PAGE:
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Asian Tribune is published by World Institute For Asian Studies|Powered by WIAS Vol. 12 No. 2584

Chidambaram’s Mission Kashmir

By Sarala Handoo - Syndicate Features

If the Home Minster P. Chidambaram’s Srinagar visit has raised hopes among the people that the State and the Central Governments would take all necessary steps to ensure that the Security Forces would be more disciplined hereafter and no Human Rights violations would take place in the state, it has also disappointed some quarters who feel that their expectations have not been met. This is primarily with regard to reduction of level of troops in the state and withdrawal of the Armed Forces Special Powers Act.

As far as the first issue is concerned both the State and the Central Governments would always like to pull out security forces from internal law and order duties and to retain only that much strength which is required to defend the borders. Given the state of terrorism prevailing now, this may not be an easy option. It is true that the level of terrorism in Kashmir has come down. But infiltration from across the Line of Control is continuing.

According to the Army Chief, General Deepak Kapoor, 500 to 600 terrorists are active in Kashmir even today; of whom more than 40 percent are of foreign origin. Besides, 30 to 40 terrorist training camps are still in place in Pakistan and the Pak Occupied Kashmir (POK). This means that Pakistan has not given up its policy of meddling in Kashmir by resorting to proxy war. Another fact is that the level of infiltration goes up in summer when the snow starts melting on the hills opening up routes for infiltration.

The troop strength can be reduced only after the J&K Police is ready to take up the responsibility of looking after the law and order problems on its own. But it appears a distant goal given the prevailing conditions. To his credit, Chidambaram, has nevertheless, set the road map which calls for a gradual reversal of roles between the Para Military forces and the state police. As far as Army is concerned its’ primary responsibility is to defend the borders. The Army too has always been saying that it should not be involved with the day- to- day maintenance of law and order.

The Union Home Minister has promised to look into the demand for withdrawing the Armed Forces Special Powers Act “in all earnestness”. The demand was raised by none other than chief minister Omar Abdullah himself. He raised the issue soon after the NC-Congress coalition came to office. Several other political parties share his concern over the sweeping powers of search and seizure the Act confers on the Army and paramilitary forces.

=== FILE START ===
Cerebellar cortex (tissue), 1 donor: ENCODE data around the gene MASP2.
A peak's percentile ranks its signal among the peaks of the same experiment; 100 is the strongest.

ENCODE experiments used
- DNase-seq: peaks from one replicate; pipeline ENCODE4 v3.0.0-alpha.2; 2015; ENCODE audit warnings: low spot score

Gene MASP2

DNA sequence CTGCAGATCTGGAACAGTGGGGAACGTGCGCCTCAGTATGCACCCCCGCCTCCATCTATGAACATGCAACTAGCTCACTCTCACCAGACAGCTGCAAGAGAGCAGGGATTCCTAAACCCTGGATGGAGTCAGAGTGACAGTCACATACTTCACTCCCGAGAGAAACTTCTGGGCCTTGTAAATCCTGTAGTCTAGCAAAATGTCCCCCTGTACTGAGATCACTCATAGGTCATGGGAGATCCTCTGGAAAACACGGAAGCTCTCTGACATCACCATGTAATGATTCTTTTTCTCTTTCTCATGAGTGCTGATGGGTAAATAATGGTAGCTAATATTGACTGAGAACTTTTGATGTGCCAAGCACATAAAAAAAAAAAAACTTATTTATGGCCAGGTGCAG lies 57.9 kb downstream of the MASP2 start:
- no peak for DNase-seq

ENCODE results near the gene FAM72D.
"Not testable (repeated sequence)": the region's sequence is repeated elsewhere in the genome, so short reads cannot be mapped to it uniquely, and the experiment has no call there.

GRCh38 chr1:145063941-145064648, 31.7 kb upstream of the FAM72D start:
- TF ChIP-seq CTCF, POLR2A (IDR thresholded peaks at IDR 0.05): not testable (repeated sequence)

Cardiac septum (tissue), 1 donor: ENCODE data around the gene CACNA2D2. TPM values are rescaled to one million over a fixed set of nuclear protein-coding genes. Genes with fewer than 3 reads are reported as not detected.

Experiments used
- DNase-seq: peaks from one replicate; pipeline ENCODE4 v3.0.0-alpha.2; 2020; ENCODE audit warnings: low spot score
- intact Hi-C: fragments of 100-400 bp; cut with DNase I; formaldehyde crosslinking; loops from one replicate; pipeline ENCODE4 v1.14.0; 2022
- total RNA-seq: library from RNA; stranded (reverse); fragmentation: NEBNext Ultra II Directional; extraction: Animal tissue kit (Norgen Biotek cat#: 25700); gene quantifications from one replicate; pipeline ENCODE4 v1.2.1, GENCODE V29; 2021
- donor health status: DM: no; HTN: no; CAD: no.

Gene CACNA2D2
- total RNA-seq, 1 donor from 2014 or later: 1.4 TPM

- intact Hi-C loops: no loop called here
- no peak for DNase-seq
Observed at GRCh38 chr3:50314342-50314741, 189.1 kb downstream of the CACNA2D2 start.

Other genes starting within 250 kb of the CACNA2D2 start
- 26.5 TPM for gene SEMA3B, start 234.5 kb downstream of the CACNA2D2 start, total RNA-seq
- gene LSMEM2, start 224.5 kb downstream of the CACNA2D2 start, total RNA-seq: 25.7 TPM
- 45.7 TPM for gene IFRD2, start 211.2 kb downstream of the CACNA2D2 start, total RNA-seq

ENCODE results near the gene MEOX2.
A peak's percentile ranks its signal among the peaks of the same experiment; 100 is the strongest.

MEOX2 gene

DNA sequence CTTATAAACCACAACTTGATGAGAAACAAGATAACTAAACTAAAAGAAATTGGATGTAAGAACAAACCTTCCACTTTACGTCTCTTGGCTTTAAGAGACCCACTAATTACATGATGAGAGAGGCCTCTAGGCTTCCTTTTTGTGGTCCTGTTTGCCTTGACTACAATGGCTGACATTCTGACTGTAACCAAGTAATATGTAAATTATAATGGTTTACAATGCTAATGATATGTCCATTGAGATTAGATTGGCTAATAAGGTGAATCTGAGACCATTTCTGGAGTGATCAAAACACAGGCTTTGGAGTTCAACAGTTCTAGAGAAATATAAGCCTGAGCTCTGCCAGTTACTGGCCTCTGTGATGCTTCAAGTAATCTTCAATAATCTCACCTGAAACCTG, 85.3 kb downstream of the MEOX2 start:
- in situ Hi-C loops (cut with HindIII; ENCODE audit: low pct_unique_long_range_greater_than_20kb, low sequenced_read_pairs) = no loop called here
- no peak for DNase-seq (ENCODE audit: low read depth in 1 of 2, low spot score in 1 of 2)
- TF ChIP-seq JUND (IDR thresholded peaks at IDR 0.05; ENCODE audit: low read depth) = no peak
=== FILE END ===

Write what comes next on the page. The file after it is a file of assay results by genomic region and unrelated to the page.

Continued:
The controversial act came on the statute book as a tool for the police in quelling internal disturbance. Recourse to the law becomes unnecessary if the security situation improves. While this is a pious wish, there is no gain saying that the AFSP Act has inherent potential for misuse and it is indeed abused, which have contributed to the concern all round. The Home Minister’s promise of discussing the matter with the Prime Minister and the Defence Minister could mark a beginning of the process.

Chidambaram has voiced concern over increasing recourse to agitations for redressal of grievances saying the practice puts the common man to great difficulty. The strikes and protests the valley witnessed in the wake of rape and murder of two women in Shopian town is a case in point. It is nobody’s case that such incidents can be accepted by any civil society. Fortunately, the state government was swift in ordering a judicial probe into the incident. It has also taken action against some police officials at the district level who failed to swiftly act in the case. But a lot remains to be done.

The most reassuring thing by far to emerge from Mission Chidambaram to Srinagar has been the realization that something drastic needs to be done to make the paramilitary forces more disciplined. In most of the cases Human Rights violations take place at the ground level which calls for better controls by the superior officers. As Chidambaram put it, top police officers must acquaint their rank and file with the provisions of the code of conduct. They also must ensure that field officers and jawans don’t transgress the code while performing their.

Needless to say, it is the duty of all political parties not to politicize any security related or rights violation issues for narrow political gains. It is very easy to exploit the sentiments of the people but it is very difficult to control the situation when things go out of control.

The trouble with and in Kashmir has been that the politicians who ask people to come to the streets have always ensured that their own children are away in US or London. Those who ask the students to boycott classes see to it that their own children are studying in world class institutes all over the globe. The people have to see through this.

It is the responsibility of every right thinking man to think of those who earn their living on a daily basis, of those students who loose their studies by bandhs and strikes, of those patients who need to reach a hospital for treatment but cannot. There are many ways of voicing grievances. Bandhs and strikes are not the only way.

- Asian Tribune -

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